Are You Demonstrating Age Prejudice?
Unconscious bias has come into our consciousness in the last few years and it’s good that we’re encouraged to think about how we might be sub-consciously drawn to particular people because of the connections we can make with them. It’s important in recruitment particularly, that we don’t give a more favourable response to a candidate who supports the same sports team as us for instance or went to the same school as we did. I think most people are quite good at being savvy about that stuff but age seems to be a difficult one to combat in terms of pre-conceived ideas. Which of us, over a certain age hasn’t said verbally or in our minds, “what can he/she know, they’re only 12?!”. I’ve certainly thought and said that over the years as professional people such as Lawyers, Doctors and Police Officers look ever younger. And while that view can be part of the ageing process, we need to be very careful about how we let that kind of belief influence our decision making. Might you be ageist without knowing it?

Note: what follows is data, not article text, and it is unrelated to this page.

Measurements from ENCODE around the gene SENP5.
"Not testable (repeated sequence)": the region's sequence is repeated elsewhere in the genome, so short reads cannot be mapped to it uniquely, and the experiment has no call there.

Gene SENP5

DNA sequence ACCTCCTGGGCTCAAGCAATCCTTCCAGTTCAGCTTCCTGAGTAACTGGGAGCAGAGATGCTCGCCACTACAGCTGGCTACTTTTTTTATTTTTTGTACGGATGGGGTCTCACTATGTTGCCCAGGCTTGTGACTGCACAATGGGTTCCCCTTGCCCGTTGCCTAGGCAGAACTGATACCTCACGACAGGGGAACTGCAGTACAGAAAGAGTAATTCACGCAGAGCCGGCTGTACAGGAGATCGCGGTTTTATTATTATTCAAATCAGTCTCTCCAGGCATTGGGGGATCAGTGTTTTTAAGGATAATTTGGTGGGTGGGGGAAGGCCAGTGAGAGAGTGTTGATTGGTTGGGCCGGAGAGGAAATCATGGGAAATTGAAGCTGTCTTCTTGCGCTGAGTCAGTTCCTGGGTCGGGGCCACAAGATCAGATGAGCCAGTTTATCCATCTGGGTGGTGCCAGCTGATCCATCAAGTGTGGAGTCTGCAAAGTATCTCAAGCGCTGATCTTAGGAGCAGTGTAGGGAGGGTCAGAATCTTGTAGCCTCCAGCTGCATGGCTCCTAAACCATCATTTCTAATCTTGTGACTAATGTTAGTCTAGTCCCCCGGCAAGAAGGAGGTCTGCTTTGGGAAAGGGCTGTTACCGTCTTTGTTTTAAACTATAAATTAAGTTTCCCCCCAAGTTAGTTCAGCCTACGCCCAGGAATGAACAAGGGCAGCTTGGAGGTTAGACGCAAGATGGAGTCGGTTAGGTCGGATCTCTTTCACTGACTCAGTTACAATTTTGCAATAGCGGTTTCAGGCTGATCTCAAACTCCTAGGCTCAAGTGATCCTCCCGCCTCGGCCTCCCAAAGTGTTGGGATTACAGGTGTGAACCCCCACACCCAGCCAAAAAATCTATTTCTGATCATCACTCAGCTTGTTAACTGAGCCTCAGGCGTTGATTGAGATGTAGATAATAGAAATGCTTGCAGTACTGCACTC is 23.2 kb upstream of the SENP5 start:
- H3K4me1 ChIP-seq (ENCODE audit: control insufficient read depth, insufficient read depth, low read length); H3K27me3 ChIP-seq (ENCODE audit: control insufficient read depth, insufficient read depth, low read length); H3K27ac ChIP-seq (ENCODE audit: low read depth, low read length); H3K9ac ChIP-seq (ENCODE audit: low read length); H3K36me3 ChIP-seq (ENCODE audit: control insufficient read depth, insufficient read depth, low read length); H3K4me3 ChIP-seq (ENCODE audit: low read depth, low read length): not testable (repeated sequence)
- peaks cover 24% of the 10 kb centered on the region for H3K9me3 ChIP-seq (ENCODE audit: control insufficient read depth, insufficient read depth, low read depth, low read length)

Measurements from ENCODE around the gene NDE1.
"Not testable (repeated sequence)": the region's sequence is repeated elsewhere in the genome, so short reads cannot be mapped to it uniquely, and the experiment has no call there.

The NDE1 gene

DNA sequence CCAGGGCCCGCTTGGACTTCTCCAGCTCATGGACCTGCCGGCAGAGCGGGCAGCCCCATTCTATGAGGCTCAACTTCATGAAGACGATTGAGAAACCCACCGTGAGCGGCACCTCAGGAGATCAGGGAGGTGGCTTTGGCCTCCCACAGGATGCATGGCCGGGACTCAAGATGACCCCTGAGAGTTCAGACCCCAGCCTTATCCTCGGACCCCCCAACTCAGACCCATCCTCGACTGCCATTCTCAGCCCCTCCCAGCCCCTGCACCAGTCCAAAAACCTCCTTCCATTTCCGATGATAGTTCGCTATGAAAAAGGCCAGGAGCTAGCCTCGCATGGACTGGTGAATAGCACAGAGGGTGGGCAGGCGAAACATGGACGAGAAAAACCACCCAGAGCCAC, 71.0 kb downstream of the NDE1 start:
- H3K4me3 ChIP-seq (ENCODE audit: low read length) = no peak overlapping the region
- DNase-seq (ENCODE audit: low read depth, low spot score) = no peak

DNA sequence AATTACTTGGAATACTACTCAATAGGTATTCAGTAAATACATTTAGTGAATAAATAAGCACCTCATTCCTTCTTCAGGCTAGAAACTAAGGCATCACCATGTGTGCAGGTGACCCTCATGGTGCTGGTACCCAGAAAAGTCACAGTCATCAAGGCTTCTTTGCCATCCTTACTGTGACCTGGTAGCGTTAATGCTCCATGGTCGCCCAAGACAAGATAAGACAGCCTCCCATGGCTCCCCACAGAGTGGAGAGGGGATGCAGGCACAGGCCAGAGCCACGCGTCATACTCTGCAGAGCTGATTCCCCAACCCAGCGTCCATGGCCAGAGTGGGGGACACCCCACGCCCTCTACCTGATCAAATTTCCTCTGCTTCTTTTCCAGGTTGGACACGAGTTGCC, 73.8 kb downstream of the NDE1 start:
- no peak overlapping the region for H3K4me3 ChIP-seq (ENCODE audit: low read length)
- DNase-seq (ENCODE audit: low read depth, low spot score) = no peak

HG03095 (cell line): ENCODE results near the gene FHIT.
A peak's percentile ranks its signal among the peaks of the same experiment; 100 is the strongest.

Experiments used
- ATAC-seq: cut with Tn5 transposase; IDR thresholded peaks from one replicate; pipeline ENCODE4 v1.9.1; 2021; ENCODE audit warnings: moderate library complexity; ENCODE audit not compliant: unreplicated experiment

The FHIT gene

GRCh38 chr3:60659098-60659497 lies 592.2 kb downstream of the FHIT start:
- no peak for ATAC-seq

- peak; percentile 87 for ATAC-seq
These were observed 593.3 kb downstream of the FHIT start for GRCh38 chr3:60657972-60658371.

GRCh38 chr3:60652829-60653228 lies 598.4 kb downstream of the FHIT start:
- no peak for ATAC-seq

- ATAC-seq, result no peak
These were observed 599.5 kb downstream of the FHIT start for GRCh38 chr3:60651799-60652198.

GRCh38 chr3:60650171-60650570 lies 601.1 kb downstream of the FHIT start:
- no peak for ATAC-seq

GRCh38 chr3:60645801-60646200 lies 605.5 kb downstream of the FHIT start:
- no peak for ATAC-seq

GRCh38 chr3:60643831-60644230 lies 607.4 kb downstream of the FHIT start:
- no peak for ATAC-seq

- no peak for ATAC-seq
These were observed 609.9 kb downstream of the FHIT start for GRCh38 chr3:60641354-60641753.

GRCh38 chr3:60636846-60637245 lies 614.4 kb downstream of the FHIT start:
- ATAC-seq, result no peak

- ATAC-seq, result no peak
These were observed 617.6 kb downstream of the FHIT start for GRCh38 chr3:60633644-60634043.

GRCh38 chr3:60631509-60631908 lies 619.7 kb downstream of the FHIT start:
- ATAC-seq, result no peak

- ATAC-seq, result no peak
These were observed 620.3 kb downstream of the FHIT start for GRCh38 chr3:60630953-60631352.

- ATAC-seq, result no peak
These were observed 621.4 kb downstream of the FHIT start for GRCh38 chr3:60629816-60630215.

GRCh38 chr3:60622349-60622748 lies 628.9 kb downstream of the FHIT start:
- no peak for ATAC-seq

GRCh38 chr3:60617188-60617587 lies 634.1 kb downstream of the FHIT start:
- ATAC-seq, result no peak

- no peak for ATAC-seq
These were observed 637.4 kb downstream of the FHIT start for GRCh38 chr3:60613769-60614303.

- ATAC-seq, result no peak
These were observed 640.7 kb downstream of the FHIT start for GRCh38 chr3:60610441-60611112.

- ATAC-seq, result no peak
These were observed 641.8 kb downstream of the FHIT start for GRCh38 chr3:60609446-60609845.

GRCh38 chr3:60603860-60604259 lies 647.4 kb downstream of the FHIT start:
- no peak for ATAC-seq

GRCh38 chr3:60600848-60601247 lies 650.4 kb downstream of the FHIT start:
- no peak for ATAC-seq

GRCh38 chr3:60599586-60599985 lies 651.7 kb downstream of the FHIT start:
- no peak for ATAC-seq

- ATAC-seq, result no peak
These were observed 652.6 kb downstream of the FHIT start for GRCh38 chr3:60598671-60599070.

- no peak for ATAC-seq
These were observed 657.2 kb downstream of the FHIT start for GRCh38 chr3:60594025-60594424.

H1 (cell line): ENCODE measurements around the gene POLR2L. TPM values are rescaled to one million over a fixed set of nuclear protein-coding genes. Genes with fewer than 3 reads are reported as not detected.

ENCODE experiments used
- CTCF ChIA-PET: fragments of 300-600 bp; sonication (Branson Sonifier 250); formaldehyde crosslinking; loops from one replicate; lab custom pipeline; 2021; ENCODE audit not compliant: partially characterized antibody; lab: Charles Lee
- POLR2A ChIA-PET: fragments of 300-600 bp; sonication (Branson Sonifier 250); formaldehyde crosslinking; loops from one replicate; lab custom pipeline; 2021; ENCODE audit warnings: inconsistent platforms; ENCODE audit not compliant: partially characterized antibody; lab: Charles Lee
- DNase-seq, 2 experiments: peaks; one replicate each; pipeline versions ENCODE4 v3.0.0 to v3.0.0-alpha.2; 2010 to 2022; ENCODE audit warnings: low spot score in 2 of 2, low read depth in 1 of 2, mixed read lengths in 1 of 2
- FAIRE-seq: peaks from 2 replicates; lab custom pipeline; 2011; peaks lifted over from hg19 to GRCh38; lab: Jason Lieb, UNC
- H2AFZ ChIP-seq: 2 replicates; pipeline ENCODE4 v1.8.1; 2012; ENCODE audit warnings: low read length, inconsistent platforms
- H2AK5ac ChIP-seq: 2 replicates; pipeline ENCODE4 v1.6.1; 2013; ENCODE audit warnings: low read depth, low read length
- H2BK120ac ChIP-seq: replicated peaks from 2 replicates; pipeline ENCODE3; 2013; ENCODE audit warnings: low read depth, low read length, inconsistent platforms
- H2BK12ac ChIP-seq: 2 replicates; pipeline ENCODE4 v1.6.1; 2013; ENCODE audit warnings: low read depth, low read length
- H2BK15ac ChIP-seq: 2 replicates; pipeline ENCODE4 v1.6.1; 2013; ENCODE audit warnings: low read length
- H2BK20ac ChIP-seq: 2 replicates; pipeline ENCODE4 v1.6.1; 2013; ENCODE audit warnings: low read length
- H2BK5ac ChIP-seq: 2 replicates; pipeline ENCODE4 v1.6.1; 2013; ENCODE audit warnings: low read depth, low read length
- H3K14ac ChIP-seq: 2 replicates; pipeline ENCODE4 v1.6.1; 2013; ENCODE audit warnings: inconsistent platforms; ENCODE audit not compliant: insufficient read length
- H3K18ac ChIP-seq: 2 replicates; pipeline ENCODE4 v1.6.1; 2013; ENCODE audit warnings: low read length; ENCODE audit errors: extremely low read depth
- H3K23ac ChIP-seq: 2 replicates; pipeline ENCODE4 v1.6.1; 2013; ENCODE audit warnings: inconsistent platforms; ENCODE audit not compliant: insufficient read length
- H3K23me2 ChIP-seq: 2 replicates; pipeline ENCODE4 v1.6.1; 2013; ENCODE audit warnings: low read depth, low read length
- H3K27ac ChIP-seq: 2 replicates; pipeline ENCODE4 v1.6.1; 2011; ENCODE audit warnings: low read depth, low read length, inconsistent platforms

Baby Boomer, X, Y or Z?
As a general guide, the following bandings are used to describe age demographics:
- Baby boomers were born between 1946 and 1965
- Generation X were born between 1965 and 1980
- Millennials or Generation Y were born between 1981 and 2000
- Generation Z were born from 2000 onwards.